The real question now, though, is not "how mad should everyone be at Alex Rodriguez?" but rather "since this keeps happening, how can we start talking about and dealing with PEDs in a more productive way?"
Whether or not we ever manage to make the use of performance-enhancing drugs a rarity in sports, we should at least be able to find a way to break the cycle of PED revelation, upset and stale debate. Steroids are a fact of life in the modern athletic era, and sports discourse is chasing its own tail.
Use of performance enhancing drugs is an odd sort of transgression. It's not entirely victimless -- clean players feel pressure to use, which can have a negative effect on their health, but they may lose money if they don't, and suffer competitively; fans feel misled and dislike being lied to. But PED use is still minor enough that much of the hysteria around it (especially compared to potentially far more damaging crimes, like drunk driving or domestic violence) has come to seem overwrought. Partly in reaction to that, other fans dismiss it entirely: Who cares, I just want to watch the games.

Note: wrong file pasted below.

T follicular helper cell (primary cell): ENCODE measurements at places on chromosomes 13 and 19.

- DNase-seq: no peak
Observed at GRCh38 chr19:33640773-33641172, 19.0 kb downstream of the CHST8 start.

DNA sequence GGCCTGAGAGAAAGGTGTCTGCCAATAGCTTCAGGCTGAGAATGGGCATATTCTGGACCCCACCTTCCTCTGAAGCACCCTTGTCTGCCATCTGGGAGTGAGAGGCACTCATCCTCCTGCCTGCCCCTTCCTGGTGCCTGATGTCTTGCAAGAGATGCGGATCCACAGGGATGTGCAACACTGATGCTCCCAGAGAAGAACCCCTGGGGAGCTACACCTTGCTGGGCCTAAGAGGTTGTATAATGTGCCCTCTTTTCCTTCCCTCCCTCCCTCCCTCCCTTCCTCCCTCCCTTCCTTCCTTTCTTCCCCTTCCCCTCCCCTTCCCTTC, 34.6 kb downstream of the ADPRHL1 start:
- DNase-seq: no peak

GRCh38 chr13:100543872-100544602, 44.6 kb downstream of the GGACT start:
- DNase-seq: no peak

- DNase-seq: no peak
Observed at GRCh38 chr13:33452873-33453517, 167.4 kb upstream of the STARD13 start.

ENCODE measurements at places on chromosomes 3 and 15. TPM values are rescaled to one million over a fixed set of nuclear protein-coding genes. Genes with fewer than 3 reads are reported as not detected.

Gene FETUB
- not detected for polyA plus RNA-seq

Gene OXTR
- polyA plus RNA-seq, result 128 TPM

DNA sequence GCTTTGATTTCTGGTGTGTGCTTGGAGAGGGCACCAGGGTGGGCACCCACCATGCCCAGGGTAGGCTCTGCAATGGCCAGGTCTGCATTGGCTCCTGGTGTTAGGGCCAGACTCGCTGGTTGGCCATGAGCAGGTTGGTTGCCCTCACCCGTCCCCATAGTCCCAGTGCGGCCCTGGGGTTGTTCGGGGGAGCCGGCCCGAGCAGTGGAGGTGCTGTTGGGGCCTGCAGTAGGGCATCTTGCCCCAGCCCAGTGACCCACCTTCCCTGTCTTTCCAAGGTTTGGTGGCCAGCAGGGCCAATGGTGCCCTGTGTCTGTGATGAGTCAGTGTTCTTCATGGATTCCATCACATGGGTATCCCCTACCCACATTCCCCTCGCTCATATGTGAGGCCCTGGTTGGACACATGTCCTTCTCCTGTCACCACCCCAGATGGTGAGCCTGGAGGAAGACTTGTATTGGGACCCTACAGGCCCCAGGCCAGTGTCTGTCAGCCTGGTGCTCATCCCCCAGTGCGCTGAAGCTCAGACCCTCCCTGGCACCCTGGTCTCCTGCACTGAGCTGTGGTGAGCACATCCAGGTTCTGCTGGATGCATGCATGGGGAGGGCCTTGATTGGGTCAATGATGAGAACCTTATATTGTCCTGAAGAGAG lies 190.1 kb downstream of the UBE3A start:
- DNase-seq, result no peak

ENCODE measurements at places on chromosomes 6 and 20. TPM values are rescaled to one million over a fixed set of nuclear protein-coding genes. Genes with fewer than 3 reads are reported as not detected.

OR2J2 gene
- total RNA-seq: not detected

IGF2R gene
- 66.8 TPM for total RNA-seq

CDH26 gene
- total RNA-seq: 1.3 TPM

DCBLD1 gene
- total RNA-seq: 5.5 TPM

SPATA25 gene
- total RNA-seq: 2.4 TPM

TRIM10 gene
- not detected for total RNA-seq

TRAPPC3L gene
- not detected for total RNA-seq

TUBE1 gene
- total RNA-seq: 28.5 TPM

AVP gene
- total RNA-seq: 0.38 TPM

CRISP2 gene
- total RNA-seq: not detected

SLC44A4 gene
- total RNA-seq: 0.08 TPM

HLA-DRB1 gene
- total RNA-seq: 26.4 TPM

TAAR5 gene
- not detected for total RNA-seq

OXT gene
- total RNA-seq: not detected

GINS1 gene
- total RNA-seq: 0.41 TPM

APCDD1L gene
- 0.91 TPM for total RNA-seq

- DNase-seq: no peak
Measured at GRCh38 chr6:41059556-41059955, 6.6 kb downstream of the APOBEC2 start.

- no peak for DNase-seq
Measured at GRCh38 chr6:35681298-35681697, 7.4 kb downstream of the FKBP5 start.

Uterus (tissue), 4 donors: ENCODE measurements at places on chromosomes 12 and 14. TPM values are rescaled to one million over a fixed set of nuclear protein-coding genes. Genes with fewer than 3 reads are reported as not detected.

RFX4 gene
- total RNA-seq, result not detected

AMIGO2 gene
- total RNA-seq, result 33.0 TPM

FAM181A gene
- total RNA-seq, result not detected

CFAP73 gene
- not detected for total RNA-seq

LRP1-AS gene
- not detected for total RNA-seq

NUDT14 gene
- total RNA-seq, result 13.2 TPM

We don't need to agree on how "bad" steroid use is. It's not wrong to care, and it's not wrong not to. But what this conversation badly needs are facts. Just how much, exactly, do steroids help athletes? How prevalent are they, really? What are the health risks, long-term? It's hard to see how we can react to the issue intelligently when there's so much information missing.